According to a recent newsletter from the California Association of Realtors (C.A.R), it is becoming increasingly apparent that the world of real estate is changing considerably; and not always for the better.
Most recently, Congress has voted to extend the payroll tax for low – to – middle income citizens. While a relief to many, the monies lost to said extension will be offset by an increased mortgage tax on future homebuyers.
So what does this mean for the average person?
Effectively, Congress has placed a mortgage tax on future homebuyers for the next 10 years in the form of higher Fannie Mae and Freddie Mac fees, and/or increased private mortgage insurance (PMI) rates.
Higher guarantee fees and insurance premiums will directly harm the ability of low- income homebuyers, first-time homebuyers, and minority homebuyers to acquire a mortgage. In truth, what the bill does is force the payroll tax beneficiaries to pay the cost of their own tax benefit through higher mortgage payments, thereby transferring the cost of the extension to the exact people it is designed to help.
This bill manipulates the intended purpose of the guarantee-fees and insurance premiums, and needlessly increases the cost of buying a home at a time when the real estate market and overall economy are still trying to recover. Guarantee-fees and insurance premiums are set to cover the risks lenders are taking, not to pay for government debt.
As Congress faces future debt decisions, this bill sets a dangerous precedent for taxing future homebuyers whenever it becomes politically convenient to do so.
In other real estate-related news, the FHA (Federal Housing Authority) has voted to extend the “anti-flipping rule” waiver. The extension remains effective until December 31, 2012. The waiver was put in place so that developers or investors who purchased foreclosure properties at below-market value were exempt from the 90-day waiting period before reselling them. The waiver is intended to accelerate the resale of foreclosed properties to reduce urban blight.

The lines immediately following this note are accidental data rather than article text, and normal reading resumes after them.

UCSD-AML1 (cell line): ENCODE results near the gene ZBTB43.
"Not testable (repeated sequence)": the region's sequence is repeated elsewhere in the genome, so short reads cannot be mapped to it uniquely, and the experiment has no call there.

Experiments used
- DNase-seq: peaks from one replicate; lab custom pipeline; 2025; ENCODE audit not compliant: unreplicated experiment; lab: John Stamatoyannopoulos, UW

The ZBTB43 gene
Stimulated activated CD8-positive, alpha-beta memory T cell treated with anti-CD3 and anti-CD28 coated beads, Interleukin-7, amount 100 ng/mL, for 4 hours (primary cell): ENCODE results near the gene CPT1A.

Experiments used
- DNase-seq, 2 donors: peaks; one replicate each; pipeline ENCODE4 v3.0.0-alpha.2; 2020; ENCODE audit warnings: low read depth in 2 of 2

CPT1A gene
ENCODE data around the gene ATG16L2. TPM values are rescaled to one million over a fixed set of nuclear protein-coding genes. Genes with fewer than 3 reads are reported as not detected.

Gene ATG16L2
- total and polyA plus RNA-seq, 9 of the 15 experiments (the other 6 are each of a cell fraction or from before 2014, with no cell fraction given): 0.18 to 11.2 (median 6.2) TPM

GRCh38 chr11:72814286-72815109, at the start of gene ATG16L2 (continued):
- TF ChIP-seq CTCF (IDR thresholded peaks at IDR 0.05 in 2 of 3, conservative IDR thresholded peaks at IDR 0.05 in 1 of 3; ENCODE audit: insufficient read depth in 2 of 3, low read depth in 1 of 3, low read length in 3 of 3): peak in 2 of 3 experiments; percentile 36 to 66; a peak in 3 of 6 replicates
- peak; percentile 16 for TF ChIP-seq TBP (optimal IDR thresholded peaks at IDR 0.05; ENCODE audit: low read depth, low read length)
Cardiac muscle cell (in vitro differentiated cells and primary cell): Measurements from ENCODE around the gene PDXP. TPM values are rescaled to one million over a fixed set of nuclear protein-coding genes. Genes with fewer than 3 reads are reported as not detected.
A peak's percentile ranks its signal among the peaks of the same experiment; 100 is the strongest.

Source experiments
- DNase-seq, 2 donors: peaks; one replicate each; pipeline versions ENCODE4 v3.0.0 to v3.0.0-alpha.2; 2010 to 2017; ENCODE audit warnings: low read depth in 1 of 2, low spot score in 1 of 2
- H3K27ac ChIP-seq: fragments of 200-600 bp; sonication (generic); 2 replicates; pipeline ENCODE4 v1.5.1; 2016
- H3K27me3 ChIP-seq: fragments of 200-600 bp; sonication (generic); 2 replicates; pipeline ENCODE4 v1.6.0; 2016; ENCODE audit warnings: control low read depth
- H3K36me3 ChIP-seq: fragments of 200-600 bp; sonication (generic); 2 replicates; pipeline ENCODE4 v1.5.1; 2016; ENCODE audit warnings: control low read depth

It also appears that new green initiatives are not being overlooked by the real estate industry. SB 837, a C.A.R.-sponsored bill, requires sellers to disclose whether a property has water-conserving plumbing features is in the works. By January 1, 2014, a single-family residence built before January 1, 1994, must be equipped with water conserving plumbing fixtures. If the house is altered after January 1, 2014, the house must have these fixtures to meet permit approval.
Heather Coombs-Perez and Heart Realtors are part of Culver City’s award-winning Cavanaugh Realtors team. Committed to Culver City schools and community through the Gifts From the Heart Program, you can reach Heather at 310-259-7419 or email@example.com. You can also visit the website at www.heartrealtors.com for more information.